The Trouble from Within: Animal Farm (George Orwell) by Dr Jennifer Minter
In Animal Farm, George Orwell depicts a “utopian” society based on the principles of “Animalism” that promises harmony and equality among the animals. Led by the pigs, the animals overthrow the humans on the farm and take ownership of the means of production. However, the gradual erosion of the animals’ rights from within their very ranks prompts the question as to whether such a political vision is achievable. Not only do the pigs exploit their fellow workers, but Napoleon and Snowball vie for leadership with disastrous consequences. Gradually, Napoleon installs himself as the leader supposedly working in the best interests of the animals. However, he systematically undermines the animals’ principles and subverts the revolution. He proves the old adage, “absolute power corrupts absolutely”.
Orwell wrote Animal Farm primarily as an allegory of the Russian Revolution thinly disguised as an animal fable. One of major themes of the book is the betrayal of the Russian Revolution and the way that good will and sound principles can fall victim to ambition, selfishness and hypocrisy. Animal Farm follows the events of the Russian Revolution quite closely with characters from the book representing real-life people or groups.
Farmer Jones represents Czar Nicolas II who was the leader of Russia before the Revolution. At the beginning, Orwell shows Jones as a drunken, neglectful farmer who cares very little about his animals. The farm was in a terrible state: “The fields were full of weeds, the buildings wanted roofing, the hedges were neglected, and the animals were underfed”.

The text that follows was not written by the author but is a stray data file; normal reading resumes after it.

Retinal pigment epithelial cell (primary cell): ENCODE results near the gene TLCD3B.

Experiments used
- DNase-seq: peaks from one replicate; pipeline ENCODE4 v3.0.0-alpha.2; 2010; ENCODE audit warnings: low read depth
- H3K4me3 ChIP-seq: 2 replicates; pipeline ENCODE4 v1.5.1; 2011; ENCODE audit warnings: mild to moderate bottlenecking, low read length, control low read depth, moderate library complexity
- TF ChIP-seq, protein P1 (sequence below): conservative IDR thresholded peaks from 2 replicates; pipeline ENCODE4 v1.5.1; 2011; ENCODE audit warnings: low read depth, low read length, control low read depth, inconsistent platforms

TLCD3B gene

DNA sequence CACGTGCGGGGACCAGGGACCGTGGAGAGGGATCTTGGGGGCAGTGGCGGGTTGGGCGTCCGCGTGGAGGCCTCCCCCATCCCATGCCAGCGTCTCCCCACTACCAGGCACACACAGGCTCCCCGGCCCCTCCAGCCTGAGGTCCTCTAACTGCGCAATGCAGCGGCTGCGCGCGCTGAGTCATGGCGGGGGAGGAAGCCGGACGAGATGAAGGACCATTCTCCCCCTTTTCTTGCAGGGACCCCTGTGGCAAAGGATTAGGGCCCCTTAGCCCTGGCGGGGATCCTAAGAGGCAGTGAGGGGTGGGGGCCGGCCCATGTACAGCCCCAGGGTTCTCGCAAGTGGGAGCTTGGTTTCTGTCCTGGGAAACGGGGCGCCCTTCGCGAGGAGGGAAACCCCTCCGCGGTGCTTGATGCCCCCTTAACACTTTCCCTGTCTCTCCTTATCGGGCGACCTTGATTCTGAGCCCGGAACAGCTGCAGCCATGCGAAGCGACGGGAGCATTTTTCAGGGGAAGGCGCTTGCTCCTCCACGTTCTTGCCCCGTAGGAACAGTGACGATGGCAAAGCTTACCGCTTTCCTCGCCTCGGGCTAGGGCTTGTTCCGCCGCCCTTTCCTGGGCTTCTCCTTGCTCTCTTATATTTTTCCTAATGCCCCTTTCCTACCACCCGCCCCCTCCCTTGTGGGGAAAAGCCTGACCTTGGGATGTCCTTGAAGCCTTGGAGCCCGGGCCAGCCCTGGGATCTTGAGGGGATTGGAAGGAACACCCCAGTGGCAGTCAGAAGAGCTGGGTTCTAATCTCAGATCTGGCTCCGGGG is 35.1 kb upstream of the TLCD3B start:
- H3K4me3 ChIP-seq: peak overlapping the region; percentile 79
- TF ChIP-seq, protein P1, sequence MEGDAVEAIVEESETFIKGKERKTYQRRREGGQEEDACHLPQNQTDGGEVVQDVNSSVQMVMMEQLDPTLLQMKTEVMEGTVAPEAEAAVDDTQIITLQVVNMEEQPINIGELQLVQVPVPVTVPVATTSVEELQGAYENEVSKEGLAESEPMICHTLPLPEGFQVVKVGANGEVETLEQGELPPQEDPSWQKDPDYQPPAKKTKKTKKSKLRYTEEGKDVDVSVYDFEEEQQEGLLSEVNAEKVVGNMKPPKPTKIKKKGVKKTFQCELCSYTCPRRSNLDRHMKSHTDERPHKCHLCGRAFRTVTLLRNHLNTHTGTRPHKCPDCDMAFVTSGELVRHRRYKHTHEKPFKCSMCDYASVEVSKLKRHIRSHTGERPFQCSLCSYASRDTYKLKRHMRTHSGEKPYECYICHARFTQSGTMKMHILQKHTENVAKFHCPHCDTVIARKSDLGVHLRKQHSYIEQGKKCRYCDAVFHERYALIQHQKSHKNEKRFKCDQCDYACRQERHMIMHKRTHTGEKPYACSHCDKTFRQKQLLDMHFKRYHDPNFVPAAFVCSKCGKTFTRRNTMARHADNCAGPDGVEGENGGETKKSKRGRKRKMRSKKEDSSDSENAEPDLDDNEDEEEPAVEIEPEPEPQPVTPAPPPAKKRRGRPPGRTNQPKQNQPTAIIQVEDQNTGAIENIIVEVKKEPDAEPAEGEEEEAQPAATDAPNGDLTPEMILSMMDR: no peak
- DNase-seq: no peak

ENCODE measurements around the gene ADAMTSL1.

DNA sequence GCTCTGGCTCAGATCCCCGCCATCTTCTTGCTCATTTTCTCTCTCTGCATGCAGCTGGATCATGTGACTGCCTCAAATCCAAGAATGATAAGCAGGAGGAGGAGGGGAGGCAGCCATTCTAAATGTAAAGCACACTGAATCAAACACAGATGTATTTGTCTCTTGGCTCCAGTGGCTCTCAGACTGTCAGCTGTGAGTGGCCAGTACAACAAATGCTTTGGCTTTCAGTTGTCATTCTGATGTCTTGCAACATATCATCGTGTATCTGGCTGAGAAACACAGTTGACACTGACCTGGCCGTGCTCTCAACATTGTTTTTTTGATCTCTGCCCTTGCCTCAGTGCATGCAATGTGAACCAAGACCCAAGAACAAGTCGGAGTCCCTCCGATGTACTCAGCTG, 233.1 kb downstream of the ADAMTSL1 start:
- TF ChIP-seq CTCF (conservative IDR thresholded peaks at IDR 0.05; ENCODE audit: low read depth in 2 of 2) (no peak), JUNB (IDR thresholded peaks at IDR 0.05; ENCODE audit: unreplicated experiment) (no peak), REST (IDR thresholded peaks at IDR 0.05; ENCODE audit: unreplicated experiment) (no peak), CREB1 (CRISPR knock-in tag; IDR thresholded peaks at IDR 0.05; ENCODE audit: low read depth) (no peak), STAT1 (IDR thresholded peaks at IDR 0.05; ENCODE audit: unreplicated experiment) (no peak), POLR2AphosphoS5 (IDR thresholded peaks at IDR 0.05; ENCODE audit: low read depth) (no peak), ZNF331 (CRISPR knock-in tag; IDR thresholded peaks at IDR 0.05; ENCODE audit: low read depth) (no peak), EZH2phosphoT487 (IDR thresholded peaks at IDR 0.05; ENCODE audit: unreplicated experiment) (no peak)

Old Major: The principles of Animalism
The concept of the rebellion is initiated by Old Major (representing a mixture of Marx and Lenin). One day Old Major gathers all the animals after he has a special dream. Old Major says that no animal in England is free because of the humans. Animals should eliminate humans so that they can live an enjoyable life. The principles of Animalism, as set forth by Old Major, and the pigs are similar to Communist principles regarding equality and the ownership of production. Everyone works for themselves and everyone gets the same payment as Old Major says ‘Only get rid of Man, and the produce of our labour would be our own.’
The pigs install themselves as the natural leaders because of their superior intelligence. Napoleon (representing Joseph Stalin) and Snowball (Leon Trotsky) vie for power. Snowball appears to be the brains behind the revolution and is inspirational during the revolution; he is “brilliant and inventive” but is outsmarted by Napoleon. As far as Orwell was concerned, Stalin represented the main force behind the threat to true Socialism. Stalin claimed to be committed to making a fair and equal society but he shamelessly, and brutally, betrayeded the revolution.
Old Major’s dream
In his “dream”, the wise and authoritative figure of Old Major presents the ideals of a fair, equal and communist-oriented society, whereby the animals would live in harmony. Reflecting Marx’s communist theories about labour and production, Old Major believes that it is critical to harness their strength, which lies in the fact that they should own the products of their labour. In contrast, man rules over animals but produces nothing. “Nearly the whole of the produce of our labour is stolen from us by human beings.” According to Old Major, if they overthrow man, they will eliminate the source of their exploitation. They will establish a fair and harmonious society if they can harness, and distribute equally, the products of their labour.
During his powerful but simple oration, the wise father figure stimulates feelings of resentment and anger by suggesting that man is shamefully exploiting the animals for his own greed. “Man serves the interests of no creature except himself.” By presenting man as the common enemy, Old Major seeks to foster a strong sense of unity among the animals. Old Major advises the animals to treat each other as equals. They must not “tyrannize over each other”; they are all brothers. Critical to their harmony is the creation of a distance from Man and his vices. His prophetic warning — “we must not come to resemble him” — cautions the animals. They will live in peace and prosperity so long as they “do not adopt his vices”.
Thereafter, Orwell traces the demise of the pigs who, intoxicated by power, status and privileges, increasingly come to resemble the detested enemy.
Animalism and the Seven Commandments
The rule of Animalism are outlined in the Seven Commandments that are gradually undermined by the pigs in their grab for power.